FAMILY and friends have paid tribute to a Barrow dad who died after jumping hundreds of feet into a water-filled quarry.

Chris Maitland, known to his friends as Fudd, died after leaping into Hodge Close Quarry at Coniston.

Emergency services were called to the scene after the 30-year-old jumped from the edge of the former slate mine.

Mr Maitland, a former Parkview School pupil, was later found dead, police said.

A GoFundMe page set up to raise money to give to his family for the funeral said Mr Maitland "lost his life doing what he loves - making memories, being crazy, and enjoying life".

Hundreds of pounds towards the £4,000 target had been raised within a few hours of the page being created.

You can donate HERE .

The page, set up by Emma Bakewell, said: "We lost a father, son, brother and friend. Fudd, as we all know him, will be missed.

"He lost his life doing what he loves doing - making memories, being crazy, and enjoying life.

"I personally know he would do anything for anyone.

"His life, although short, should be celebrated the way he loved it.

"I know money is tight and we possibly might not reach our goal but any amount you can spare would be appreciated to give to his family and help towards giving back to him when he gave us so much by just being Fudd."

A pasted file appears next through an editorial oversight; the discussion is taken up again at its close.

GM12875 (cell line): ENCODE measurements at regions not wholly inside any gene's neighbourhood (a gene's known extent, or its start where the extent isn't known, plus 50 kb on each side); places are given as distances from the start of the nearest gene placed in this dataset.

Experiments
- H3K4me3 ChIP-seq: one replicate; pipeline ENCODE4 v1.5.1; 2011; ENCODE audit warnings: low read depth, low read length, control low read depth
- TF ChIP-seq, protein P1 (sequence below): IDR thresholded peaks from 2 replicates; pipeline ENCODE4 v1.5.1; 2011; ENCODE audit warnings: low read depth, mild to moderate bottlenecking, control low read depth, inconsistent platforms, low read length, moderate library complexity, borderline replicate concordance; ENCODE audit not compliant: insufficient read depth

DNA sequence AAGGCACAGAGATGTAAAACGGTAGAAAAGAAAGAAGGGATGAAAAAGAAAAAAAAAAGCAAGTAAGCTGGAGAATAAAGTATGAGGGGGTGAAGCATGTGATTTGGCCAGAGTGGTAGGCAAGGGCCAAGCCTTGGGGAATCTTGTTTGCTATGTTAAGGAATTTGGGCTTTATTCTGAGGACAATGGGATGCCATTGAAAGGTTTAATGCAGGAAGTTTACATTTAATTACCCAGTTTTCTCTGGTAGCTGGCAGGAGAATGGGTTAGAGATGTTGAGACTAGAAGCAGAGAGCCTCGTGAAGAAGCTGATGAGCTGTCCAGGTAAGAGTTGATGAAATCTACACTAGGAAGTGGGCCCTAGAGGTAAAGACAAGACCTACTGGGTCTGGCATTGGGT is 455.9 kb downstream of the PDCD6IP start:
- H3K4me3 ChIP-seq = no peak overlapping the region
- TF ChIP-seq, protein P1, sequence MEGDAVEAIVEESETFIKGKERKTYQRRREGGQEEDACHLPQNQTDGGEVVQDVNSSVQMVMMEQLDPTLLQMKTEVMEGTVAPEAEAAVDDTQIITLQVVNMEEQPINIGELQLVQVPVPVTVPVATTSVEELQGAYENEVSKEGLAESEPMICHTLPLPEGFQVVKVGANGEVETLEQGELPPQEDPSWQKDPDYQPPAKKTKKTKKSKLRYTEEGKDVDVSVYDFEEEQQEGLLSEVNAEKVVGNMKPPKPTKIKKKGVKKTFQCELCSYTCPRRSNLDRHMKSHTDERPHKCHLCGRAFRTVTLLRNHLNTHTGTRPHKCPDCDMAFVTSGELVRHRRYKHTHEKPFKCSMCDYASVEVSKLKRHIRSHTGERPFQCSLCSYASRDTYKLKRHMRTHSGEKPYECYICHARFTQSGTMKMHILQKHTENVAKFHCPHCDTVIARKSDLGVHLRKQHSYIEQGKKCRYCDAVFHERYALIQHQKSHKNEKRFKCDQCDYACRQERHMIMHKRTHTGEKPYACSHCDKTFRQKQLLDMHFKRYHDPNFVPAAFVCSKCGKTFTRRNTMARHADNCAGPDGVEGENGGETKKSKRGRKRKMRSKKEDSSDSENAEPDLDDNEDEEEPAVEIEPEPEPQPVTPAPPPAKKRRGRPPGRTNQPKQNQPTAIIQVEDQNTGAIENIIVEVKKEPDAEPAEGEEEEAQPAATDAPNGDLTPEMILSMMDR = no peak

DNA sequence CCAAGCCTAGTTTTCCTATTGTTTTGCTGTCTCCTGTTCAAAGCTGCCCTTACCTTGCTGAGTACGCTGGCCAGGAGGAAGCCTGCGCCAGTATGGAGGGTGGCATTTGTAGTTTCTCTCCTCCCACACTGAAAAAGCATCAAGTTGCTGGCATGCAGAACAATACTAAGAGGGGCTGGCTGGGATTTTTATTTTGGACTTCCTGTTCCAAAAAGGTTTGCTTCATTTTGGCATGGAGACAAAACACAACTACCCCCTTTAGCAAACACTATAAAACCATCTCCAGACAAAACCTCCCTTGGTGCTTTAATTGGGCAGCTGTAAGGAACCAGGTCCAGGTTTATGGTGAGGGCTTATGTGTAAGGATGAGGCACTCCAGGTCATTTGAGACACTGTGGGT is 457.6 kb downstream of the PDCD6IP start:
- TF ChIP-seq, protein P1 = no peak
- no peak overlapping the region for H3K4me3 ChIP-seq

Mr Maitland was father to son Jackson.

Police Community Support Officer Debbie Ross warned members of the public to stay away from the quarry’s edge after Tuesday's incident.

“If anything can come of this tragedy then it should be to make people aware of the dangers of doing things like this,” she said.

“The weather might be nice but there are obvious dangers.

“We’re trying to get the message out for community safety that people shouldn’t be jumping from quarries or bridges.”

Hodge Close Quarry, which has a 300 foot drop on one side, is one of the largest artificial holes in England. It has a myriad of old slate mine workings and tunnels popular with climbers and underwater diving enthusiasts from across the UK.

Rob Ingham, team leader of Coniston Mountain Rescue Team which was involved in the rescue operation, said the tragedy should act as a warning to people.

“Jumping into quarries can be lethal,” he said.

“You can’t see what’s under the water and the water is extremely cold. This is a tragic incident but these things can be avoided. It might be good fun for people but the consequences can be very serious.”

The former slate quarry ceased operating in 1964 after almost 200 years and is often explored by underwater divers.

Nick Fieldhouse, the owner of Windermere-based off-road driving experience Men of Kankku, is a regular visitor to the quarry and as an experienced scuba diver has explored the area.

"It's not a dangerous spot, if you have the right training and equipment, but you need to be aware of the risks and make sure you know what you're doing," Mr Fieldhouse said.

"It's terribly tragic and our condolences are with the man's family."